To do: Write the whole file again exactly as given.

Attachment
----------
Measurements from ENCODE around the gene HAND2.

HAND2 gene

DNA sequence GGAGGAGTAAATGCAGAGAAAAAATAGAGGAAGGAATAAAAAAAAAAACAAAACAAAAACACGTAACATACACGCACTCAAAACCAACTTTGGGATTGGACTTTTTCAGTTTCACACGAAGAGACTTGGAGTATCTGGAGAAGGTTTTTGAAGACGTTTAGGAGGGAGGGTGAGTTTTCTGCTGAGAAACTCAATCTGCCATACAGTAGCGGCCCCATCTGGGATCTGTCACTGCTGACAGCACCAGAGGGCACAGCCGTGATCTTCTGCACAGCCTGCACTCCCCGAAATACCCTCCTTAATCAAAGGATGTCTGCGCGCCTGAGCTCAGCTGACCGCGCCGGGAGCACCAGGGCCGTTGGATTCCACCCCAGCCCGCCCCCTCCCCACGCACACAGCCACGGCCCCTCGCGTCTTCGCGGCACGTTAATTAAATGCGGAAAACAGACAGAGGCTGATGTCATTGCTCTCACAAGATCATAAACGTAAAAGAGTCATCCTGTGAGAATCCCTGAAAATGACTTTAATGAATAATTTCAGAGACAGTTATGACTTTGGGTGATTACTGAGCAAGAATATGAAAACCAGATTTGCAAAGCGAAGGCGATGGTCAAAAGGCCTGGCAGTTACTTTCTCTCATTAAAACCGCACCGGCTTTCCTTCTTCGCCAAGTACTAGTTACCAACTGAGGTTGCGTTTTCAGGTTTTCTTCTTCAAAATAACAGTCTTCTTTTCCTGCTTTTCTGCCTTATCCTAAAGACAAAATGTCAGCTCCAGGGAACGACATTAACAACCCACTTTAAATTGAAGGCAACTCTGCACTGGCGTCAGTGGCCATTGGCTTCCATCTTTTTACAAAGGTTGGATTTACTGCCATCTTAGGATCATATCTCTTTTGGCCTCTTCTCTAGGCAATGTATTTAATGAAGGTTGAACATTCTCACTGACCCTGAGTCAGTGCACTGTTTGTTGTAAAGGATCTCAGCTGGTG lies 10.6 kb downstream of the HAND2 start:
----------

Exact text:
Measurements from ENCODE around the gene HAND2.

HAND2 gene

DNA sequence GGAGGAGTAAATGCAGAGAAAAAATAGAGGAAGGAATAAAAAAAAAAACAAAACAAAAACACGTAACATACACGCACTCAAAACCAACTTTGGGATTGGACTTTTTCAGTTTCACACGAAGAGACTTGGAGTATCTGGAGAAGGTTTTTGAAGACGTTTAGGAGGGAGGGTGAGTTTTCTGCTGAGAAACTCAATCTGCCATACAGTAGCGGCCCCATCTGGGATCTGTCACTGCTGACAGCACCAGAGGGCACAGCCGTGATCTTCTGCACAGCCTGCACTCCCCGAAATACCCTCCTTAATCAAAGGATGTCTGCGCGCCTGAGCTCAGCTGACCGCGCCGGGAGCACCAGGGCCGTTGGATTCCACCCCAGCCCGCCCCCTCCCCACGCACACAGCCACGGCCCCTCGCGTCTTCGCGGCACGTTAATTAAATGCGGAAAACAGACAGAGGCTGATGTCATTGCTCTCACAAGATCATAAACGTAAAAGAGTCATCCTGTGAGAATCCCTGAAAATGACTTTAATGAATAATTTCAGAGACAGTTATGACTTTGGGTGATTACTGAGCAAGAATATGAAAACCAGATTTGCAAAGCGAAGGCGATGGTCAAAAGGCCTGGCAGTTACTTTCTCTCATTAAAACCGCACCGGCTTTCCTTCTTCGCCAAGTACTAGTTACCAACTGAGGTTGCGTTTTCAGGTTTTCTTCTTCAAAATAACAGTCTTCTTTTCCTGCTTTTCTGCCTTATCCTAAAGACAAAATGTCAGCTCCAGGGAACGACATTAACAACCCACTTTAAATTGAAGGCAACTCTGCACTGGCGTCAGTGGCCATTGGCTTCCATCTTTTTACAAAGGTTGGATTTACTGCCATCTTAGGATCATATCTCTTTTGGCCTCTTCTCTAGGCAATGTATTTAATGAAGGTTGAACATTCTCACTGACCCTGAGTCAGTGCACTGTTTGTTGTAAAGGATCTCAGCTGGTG lies 10.6 kb downstream of the HAND2 start: